Background and Context
These resources will help students develop a thorough understanding of Criminal Justice and make connections between historical events, current conversations, and current policy proposals surrounding the issue. This section includes all of the context and content previously included in Close Up’s public policy chapters.
Current Issue Debates
Current Issue Debates are framed by a central question and followed by historical context, an overview of both sides of the topic, and discussion questions to facilitate deliberation in the classroom.
Videos from Policy Makers
Brought to you by ASP HOMEROOM, through a collaboration between Close Up Foundation and A Starting Point, these supplemental videos are an introduction to policy areas that provide an opportunity for students to hear different perspectives directly from lawmakers.
These ready-to-use lesson plans can be utilized in conjunction with any of our resources to enhance the quality of student discourse in the classroom. Our supplemental Civic Readiness Guide provides a recommended lesson plan sequence for using our Current Issues resources.
Historical Perspective (ELA Unit) | August 19, 2021
Since the late 1800s, France had controlled the area of Southeast Asia called Indochina—Vietnam, Laos, and Cambodia—and had profited from the region’s rice and rubber plantations.
Post | February 16, 2021
The debates over defunding or reforming the police and addressing the school-to-prison pipeline have merged to focus on the issue of police officers in schools. School resource officers (SROs) are career law enforcement officers who work in one or more schools.1 According to the Department of Justice, SROs are “responsible for safety and crime prevention […]
Post | February 8, 2021
This week, the Senate commences an historic second trial of former President Donald Trump, stemming from his actions pertaining to the January 6 Capitol riot.1 Against a backdrop of heightened security, threats made against members of Congress,2 and tensions within the Republican Party,3 senators must determine President Trump’s innocence or guilt, as well as what […]
Post | February 3, 2021
Last week, the House of Representatives delivered an article of impeachment to the Senate, accusing former President Donald Trump of inciting violence against the U.S. government on the basis of his actions relating to the January 6 storming of the Capitol.1 Already the first U.S. president to be impeached twice, President Trump will also become […]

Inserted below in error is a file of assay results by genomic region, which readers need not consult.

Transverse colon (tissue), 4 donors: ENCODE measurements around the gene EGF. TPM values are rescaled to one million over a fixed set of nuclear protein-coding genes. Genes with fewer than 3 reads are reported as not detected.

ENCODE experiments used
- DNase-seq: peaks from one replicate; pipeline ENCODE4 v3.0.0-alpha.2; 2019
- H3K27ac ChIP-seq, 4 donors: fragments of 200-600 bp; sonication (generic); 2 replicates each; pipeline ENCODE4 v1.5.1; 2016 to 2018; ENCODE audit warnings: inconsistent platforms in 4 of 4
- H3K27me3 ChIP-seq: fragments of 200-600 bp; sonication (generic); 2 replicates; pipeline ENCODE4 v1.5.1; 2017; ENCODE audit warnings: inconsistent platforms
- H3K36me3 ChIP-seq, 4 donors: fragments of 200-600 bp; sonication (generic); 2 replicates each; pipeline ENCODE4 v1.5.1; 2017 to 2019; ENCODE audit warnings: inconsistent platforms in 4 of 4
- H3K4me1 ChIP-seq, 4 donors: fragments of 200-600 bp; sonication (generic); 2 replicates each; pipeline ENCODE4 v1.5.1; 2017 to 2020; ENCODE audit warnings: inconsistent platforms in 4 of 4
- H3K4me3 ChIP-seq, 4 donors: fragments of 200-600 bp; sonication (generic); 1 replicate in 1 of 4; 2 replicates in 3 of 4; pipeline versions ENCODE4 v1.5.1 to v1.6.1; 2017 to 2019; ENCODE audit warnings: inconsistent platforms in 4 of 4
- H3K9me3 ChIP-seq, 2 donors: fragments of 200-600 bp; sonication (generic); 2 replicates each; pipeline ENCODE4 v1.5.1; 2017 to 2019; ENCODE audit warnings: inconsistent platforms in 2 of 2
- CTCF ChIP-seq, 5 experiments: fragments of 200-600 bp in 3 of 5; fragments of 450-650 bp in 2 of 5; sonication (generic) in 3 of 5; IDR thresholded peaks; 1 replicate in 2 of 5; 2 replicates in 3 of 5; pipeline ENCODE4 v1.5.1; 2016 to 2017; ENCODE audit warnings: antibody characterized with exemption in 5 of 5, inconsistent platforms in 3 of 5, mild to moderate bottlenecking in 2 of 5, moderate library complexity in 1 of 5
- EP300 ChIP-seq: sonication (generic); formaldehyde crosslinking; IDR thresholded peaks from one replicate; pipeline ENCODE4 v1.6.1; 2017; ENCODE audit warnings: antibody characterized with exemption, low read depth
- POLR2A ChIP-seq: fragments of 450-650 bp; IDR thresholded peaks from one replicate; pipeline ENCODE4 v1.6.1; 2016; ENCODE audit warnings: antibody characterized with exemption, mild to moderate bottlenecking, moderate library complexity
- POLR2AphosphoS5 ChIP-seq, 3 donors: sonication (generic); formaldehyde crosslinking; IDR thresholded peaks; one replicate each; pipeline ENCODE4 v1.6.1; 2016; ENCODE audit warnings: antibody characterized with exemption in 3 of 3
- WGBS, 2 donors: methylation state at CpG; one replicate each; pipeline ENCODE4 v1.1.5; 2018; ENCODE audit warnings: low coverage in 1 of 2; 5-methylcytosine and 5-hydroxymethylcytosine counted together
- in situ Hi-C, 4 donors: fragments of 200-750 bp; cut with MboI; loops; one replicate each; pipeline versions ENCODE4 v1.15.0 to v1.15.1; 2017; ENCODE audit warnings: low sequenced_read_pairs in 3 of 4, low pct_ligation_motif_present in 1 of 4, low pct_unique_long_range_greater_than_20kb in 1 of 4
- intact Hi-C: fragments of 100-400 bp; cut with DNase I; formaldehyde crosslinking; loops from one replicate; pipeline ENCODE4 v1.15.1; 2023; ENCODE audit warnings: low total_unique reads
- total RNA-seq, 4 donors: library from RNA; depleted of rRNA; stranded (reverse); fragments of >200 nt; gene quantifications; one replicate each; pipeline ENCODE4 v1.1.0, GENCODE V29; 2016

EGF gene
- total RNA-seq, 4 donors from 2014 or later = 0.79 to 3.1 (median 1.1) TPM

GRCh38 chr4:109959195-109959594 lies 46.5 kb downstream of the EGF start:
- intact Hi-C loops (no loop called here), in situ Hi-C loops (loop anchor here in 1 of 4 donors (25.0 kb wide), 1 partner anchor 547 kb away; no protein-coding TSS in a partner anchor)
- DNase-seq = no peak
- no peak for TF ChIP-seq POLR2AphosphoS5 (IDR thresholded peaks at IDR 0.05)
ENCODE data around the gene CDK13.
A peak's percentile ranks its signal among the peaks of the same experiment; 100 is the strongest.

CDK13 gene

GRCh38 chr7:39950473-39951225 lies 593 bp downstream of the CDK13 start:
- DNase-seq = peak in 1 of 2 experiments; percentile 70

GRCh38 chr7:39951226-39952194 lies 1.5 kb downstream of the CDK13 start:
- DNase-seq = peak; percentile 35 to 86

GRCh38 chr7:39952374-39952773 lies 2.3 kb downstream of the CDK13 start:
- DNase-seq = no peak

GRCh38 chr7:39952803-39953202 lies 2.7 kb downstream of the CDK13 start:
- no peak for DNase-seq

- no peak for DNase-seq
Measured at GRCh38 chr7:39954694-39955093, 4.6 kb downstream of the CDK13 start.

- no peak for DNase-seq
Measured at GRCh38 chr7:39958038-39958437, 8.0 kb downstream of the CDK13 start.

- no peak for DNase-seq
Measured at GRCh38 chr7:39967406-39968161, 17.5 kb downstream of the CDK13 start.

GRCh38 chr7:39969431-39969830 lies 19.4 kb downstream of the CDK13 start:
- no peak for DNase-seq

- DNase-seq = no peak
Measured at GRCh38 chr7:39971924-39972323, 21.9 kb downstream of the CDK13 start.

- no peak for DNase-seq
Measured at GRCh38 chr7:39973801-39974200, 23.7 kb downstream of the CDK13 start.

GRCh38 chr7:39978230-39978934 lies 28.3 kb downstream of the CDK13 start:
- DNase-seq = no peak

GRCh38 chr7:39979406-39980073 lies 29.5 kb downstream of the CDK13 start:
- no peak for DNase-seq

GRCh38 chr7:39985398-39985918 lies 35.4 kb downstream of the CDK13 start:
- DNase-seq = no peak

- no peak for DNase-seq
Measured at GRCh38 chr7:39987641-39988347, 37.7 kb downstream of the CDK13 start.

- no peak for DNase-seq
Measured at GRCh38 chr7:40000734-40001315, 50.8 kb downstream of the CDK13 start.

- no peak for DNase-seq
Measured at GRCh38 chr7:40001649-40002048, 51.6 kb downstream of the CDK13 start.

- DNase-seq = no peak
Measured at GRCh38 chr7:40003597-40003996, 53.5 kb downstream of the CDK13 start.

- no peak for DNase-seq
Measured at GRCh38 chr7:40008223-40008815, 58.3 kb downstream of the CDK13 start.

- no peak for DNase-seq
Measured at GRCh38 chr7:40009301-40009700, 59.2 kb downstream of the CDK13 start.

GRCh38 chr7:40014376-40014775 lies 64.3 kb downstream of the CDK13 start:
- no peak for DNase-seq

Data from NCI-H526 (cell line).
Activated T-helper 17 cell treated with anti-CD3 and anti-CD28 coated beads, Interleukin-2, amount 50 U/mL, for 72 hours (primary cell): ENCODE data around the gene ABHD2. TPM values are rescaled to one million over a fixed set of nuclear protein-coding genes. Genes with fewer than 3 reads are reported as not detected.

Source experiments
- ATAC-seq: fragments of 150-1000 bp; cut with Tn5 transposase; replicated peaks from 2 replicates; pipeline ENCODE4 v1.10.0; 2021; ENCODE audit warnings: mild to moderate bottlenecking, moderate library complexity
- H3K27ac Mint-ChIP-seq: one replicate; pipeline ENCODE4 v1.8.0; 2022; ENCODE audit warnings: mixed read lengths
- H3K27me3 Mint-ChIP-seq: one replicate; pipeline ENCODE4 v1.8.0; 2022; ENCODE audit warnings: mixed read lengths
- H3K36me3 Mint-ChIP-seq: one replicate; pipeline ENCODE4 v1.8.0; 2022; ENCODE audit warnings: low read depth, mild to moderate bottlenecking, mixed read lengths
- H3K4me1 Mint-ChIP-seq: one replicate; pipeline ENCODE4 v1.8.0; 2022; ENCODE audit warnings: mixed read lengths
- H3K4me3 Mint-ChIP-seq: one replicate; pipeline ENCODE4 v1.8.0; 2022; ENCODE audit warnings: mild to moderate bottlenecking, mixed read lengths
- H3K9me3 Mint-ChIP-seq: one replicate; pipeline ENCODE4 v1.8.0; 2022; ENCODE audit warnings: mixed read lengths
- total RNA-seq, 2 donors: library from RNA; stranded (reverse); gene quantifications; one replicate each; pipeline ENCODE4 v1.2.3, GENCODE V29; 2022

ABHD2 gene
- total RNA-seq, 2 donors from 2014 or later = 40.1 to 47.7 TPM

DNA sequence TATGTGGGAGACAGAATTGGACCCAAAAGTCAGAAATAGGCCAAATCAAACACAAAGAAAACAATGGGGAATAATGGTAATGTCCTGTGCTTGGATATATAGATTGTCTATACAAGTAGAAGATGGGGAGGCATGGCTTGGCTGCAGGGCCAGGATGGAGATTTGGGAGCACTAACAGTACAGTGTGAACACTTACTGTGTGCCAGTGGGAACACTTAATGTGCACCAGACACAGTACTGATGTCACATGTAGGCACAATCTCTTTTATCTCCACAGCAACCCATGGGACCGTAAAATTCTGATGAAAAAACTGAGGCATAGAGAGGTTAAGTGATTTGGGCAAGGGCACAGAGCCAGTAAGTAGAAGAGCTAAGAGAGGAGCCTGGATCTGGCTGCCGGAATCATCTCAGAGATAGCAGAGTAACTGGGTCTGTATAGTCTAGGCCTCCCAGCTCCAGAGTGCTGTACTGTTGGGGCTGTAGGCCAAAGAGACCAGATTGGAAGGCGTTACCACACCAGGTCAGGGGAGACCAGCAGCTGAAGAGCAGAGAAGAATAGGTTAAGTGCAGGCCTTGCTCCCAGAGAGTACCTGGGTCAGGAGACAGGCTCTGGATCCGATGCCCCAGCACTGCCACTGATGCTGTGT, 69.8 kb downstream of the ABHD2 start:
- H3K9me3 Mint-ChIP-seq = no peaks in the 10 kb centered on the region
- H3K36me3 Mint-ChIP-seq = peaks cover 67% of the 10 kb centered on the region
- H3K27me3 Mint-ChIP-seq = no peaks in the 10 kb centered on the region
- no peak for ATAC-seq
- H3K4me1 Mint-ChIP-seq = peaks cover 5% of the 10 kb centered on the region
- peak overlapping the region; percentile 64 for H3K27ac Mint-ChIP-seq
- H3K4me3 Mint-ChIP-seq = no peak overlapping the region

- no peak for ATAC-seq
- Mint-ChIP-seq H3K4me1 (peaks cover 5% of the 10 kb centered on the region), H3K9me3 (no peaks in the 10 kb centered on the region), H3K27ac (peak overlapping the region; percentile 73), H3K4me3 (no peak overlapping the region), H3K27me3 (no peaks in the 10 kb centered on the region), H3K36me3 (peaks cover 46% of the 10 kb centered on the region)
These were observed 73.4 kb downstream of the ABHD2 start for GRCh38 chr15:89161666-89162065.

Post | January 15, 2021
The fallout continues to mount from the January 6 attack on the Capitol. In previous blog posts, we offered a collection of resources and articles and explored the question of accountability for elected officials. In this post, we examine a thorny issue that is also emerging as institutions respond to riots: the power of private […]
Post | January 13, 2021
The events at the Capitol on January 6 are forcing voters and elected officials to face some challenging questions. In a previous blog post, we provided some resources to help you begin to address some of these questions; in an upcoming post, we will examine other questions related to free speech. In this post, we […]
Post | January 8, 2021
On January 6, 2021, Congress convened to certify the Electoral College results of the 2020 presidential election and to affirm the victory of President-elect Joe Biden. Although there has been no evidence of voter fraud, a group of Republican legislators planned to object to the certification process, saying they wanted Congress first to create an […]
Post | September 9, 2020
This summer has been more dramatic and more tumultuous than any other in recent memory. To help teachers and students explore key issues from this summer, we have done a series of summer round-up articles including developments related to the COVID-19 pandemic and our review of the 2020 campaigns and conventions. In our third and […]